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Fear Of Death In Hamlet

Decent Essays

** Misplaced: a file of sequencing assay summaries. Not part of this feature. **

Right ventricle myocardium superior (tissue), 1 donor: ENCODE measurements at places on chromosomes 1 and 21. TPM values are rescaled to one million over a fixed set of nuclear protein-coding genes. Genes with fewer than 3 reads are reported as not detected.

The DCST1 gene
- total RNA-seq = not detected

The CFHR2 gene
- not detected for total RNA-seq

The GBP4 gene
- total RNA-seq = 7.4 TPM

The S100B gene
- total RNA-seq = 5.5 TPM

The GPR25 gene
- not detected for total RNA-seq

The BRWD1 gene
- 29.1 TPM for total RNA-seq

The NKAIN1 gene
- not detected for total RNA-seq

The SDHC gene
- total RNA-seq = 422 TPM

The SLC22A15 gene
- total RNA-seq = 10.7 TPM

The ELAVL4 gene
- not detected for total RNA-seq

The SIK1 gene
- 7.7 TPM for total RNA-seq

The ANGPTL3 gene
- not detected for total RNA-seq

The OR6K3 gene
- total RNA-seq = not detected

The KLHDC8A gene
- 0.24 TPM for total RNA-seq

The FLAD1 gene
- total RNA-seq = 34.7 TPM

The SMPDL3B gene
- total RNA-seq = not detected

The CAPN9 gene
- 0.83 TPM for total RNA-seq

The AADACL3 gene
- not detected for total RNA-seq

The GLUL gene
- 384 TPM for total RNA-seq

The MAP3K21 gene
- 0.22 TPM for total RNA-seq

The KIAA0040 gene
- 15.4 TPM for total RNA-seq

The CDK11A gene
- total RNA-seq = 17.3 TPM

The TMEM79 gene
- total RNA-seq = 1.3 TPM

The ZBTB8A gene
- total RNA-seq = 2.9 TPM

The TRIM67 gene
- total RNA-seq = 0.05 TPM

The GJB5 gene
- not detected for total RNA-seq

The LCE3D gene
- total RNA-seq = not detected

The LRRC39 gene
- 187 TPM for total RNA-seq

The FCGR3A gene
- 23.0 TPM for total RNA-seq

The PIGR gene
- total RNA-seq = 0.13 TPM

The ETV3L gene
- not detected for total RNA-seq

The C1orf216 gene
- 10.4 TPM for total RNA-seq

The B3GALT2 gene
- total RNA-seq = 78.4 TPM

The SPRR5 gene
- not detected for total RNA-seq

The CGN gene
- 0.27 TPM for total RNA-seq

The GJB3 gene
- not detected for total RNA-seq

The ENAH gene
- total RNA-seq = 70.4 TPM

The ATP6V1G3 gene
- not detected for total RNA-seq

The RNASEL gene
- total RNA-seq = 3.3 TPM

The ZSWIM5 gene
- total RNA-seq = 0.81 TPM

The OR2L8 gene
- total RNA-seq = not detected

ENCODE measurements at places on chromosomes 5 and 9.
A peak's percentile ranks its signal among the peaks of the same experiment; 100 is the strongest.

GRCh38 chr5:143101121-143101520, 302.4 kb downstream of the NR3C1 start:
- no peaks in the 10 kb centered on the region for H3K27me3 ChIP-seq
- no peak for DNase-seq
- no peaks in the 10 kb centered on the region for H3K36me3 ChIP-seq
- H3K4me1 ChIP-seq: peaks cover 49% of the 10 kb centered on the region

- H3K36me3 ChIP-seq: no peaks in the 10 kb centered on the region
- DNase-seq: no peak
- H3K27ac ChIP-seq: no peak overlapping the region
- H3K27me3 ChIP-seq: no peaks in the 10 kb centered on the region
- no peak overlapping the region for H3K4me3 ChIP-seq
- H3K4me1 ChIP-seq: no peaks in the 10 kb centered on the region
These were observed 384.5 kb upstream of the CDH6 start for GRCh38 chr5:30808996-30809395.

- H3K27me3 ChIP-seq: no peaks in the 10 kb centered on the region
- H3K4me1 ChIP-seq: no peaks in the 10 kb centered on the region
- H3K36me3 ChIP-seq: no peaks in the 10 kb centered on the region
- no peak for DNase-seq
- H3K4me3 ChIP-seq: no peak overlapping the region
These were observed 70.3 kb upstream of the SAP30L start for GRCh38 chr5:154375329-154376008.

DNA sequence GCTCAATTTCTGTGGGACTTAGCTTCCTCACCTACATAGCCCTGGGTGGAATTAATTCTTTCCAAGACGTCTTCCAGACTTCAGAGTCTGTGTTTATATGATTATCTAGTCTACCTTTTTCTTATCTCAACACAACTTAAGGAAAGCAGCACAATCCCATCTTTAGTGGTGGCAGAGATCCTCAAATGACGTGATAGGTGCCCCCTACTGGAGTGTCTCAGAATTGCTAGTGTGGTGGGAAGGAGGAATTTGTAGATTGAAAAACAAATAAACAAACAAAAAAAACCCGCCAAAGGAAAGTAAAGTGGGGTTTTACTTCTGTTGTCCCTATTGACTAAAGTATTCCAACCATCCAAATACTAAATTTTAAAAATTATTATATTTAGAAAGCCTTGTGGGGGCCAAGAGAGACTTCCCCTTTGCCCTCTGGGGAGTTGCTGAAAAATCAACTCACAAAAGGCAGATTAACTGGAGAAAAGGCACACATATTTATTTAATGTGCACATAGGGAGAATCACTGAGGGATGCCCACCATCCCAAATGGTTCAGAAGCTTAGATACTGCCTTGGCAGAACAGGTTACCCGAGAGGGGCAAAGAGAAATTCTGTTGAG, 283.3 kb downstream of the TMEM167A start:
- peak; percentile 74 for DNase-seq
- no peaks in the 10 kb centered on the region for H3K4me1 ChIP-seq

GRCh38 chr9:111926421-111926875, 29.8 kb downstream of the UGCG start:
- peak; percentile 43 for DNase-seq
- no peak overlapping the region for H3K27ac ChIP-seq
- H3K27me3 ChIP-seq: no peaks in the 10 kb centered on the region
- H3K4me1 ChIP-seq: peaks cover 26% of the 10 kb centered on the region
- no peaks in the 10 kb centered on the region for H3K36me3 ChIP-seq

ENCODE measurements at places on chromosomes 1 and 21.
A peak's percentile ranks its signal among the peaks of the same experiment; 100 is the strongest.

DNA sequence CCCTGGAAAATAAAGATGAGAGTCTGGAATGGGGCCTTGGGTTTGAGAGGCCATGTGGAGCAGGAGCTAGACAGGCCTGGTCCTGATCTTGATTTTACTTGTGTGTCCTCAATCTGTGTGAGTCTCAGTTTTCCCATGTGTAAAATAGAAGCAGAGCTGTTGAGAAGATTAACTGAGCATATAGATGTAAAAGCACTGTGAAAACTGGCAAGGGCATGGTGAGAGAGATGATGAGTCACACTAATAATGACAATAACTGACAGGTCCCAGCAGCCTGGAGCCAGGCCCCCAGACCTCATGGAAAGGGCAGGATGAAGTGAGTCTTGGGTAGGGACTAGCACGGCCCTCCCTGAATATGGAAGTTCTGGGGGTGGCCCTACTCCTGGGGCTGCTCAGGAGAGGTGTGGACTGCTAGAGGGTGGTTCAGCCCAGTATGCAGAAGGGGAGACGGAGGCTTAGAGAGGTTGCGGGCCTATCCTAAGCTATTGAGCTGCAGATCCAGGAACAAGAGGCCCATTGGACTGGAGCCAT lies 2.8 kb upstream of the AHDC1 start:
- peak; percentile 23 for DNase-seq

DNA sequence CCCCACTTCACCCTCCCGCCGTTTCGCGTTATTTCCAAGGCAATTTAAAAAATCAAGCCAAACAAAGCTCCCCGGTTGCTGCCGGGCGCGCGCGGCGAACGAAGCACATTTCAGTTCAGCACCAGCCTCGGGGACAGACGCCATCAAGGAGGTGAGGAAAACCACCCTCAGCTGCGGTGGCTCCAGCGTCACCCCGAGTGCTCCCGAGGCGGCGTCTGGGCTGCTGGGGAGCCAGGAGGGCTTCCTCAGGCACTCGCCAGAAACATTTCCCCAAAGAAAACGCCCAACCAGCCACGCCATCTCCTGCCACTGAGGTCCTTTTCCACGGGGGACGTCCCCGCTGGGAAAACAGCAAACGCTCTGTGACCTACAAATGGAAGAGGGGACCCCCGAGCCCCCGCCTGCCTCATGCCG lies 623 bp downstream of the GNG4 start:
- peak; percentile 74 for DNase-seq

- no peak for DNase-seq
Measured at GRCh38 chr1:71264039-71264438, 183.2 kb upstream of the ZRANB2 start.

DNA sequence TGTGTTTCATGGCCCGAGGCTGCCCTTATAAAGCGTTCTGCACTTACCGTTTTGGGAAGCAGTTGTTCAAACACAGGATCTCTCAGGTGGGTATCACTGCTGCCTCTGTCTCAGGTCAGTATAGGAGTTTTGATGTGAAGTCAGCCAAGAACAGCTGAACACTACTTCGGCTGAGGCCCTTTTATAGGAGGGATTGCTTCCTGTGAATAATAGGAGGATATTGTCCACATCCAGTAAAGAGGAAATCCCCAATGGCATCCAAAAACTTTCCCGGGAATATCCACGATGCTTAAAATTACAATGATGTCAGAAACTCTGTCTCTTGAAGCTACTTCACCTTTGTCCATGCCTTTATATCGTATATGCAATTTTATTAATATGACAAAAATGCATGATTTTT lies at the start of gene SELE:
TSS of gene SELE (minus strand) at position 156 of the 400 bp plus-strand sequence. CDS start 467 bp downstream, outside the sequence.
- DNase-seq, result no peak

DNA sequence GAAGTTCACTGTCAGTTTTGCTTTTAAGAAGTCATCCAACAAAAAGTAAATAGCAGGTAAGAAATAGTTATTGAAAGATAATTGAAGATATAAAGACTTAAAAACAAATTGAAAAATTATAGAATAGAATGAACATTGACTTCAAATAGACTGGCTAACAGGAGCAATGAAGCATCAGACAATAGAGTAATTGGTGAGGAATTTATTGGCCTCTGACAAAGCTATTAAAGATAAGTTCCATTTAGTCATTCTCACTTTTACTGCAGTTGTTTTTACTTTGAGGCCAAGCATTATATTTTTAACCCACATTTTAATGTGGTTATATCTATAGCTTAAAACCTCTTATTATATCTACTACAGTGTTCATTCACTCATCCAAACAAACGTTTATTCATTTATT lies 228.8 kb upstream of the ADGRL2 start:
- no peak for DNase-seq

One of the most common fears is that of death. This fear does not often stem from the process itself, but rather the question of what occurs after. Do we begin living another life? Will that life be better or worse than the one we previously led? These questions are filled with uncertainty, and the impossibility of answering them produces distress. In Hamlet, Hamlet struggles with the challenge of answering such questions himself when he laments, “To sleep, perchance to dream—ay, there’s the rub / For in that sleep of death what dreams may come / When we have shuffled off this mortal coil, / Must give us pause. There’s the respect / That makes calamity of so long life” (3.1.66-70). Within Shakespeare’s tragedy, the text signifies the fear of the unknown by exploring Hamlet’s uneasy contemplation of life after death. By characterizing the aftereffects of death as dreams, Hamlet creates a metaphor and implies that we all wish to experience that final sleep, but it is the uncertainty of what may come that prevents us from doing so of our own accord. Each night, we close our eyes and take a gamble; our sleep may consist of a pleasant fantasy, a horrible nightmare, or nothing at all. Just as we prepare ourselves for sleep each night, unsure if our impending visions will be those of horror or delight, we ready ourselves for death. However, we voluntarily succumb to sleep with the promise of reawakening, but it is the finality of death that prohibits us from being as willing
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